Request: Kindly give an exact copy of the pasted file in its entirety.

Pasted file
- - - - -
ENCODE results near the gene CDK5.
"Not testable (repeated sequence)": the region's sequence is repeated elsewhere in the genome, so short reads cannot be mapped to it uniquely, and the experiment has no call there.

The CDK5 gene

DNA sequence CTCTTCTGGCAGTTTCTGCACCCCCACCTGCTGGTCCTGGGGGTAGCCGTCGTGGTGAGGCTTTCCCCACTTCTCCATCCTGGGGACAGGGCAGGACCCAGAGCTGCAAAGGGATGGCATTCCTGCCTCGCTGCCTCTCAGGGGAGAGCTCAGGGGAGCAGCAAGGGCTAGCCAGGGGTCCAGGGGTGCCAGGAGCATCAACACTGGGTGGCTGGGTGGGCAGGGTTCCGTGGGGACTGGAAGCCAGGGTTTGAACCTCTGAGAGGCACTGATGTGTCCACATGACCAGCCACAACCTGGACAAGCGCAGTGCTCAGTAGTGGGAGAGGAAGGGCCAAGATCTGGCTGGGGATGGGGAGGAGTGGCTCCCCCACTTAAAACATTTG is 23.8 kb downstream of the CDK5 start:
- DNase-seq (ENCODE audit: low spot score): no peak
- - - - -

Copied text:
ENCODE results near the gene CDK5.
"Not testable (repeated sequence)": the region's sequence is repeated elsewhere in the genome, so short reads cannot be mapped to it uniquely, and the experiment has no call there.

The CDK5 gene

DNA sequence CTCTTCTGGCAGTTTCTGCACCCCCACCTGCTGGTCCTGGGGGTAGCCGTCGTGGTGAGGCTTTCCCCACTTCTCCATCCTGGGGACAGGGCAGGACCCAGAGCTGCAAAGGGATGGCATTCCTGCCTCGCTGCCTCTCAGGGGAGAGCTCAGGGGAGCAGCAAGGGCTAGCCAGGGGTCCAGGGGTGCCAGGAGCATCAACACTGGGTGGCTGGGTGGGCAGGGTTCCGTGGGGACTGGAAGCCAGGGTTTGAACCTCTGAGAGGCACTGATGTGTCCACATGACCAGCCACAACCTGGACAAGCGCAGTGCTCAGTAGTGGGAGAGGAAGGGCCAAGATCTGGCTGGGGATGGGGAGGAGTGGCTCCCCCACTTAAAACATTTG is 23.8 kb downstream of the CDK5 start:
- DNase-seq (ENCODE audit: low spot score): no peak